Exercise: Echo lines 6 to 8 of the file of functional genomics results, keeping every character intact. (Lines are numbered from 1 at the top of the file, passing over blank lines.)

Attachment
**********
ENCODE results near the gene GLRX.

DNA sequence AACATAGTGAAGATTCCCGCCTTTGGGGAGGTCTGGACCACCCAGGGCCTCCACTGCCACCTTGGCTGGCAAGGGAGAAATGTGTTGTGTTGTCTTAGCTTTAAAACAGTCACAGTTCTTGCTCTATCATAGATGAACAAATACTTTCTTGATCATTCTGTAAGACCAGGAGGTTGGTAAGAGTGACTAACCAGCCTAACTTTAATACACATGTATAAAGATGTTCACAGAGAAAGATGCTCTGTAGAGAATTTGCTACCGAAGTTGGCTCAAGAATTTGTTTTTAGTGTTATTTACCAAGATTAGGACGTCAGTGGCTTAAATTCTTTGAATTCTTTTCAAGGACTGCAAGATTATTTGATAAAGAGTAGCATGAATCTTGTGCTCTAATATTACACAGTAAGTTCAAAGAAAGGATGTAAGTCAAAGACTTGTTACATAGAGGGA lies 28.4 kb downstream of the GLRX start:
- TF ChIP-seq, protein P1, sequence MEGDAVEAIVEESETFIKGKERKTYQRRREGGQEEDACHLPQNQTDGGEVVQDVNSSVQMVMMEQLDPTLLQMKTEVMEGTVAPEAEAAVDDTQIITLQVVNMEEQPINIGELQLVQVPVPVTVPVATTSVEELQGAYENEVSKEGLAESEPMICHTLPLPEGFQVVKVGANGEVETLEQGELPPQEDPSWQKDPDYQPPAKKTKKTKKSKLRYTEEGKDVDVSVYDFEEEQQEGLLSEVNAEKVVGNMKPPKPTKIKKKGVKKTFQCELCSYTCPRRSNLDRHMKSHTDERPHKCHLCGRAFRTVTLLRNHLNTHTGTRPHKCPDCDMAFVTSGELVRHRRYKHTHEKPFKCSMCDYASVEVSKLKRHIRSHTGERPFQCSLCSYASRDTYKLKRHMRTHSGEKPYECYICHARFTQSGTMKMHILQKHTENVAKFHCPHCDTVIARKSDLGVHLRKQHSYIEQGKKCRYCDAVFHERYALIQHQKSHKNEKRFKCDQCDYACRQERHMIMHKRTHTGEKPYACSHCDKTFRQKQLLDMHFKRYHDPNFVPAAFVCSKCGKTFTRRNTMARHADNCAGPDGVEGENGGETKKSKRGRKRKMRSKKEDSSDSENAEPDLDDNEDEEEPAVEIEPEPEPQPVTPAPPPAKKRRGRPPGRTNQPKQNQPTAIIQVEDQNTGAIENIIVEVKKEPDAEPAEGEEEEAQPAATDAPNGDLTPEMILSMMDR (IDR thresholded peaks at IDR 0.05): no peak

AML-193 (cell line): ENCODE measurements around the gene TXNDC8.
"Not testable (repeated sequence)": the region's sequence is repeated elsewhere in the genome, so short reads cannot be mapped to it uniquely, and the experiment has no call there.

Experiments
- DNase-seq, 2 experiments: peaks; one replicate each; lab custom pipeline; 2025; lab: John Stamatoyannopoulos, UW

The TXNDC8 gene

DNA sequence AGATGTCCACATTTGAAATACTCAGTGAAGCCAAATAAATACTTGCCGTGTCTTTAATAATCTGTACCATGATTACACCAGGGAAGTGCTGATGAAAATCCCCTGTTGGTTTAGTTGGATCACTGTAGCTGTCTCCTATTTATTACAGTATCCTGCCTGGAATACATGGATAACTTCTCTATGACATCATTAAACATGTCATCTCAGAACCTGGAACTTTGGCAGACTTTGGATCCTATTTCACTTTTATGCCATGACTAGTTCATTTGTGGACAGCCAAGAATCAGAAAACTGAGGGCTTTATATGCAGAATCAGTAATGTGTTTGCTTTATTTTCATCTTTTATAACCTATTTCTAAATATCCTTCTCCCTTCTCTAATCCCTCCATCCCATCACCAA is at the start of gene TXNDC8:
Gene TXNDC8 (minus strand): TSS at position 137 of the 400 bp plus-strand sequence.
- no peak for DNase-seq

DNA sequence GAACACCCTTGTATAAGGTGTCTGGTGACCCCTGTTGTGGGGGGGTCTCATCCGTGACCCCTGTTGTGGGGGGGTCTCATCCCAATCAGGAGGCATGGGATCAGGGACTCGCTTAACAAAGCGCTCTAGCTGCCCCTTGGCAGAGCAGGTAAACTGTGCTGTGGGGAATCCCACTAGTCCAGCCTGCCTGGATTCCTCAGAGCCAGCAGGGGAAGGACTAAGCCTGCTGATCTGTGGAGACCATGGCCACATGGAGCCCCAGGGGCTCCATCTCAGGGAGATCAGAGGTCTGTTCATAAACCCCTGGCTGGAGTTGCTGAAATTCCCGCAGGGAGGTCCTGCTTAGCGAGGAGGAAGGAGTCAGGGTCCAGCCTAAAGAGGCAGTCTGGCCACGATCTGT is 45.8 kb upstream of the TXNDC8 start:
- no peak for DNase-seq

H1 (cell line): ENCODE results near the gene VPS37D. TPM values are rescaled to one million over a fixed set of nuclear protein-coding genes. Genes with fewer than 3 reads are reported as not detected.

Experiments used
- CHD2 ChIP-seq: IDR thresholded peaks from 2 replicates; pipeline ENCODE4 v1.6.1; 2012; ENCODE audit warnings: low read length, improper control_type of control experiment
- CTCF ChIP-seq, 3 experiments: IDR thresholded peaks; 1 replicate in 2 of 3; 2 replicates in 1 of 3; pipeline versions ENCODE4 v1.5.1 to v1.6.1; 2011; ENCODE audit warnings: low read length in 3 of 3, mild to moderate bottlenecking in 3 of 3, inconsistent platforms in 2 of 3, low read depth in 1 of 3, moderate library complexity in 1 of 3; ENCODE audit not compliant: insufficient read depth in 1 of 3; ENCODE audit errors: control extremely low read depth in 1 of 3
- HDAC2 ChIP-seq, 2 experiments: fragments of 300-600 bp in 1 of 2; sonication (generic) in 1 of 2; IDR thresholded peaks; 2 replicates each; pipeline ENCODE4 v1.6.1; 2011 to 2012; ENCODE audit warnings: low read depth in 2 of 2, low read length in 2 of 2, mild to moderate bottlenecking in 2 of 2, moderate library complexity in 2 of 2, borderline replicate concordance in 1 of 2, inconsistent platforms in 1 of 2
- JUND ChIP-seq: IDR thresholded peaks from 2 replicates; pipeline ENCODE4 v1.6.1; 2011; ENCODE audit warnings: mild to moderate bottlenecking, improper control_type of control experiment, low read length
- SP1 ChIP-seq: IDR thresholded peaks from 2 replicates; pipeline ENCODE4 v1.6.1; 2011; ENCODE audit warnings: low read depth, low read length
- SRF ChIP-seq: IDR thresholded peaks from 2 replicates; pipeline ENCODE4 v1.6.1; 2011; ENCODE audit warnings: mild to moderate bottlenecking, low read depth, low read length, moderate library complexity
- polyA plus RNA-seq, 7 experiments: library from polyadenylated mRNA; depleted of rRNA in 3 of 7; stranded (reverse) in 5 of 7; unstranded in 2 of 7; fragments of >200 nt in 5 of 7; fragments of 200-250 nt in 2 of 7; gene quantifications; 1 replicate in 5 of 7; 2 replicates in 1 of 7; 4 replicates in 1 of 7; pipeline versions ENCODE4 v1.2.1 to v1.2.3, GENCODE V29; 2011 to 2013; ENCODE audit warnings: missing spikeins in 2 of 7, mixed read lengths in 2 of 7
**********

Experiments
- DNase-seq, 2 experiments: peaks; one replicate each; lab custom pipeline; 2025; lab: John Stamatoyannopoulos, UW

The TXNDC8 gene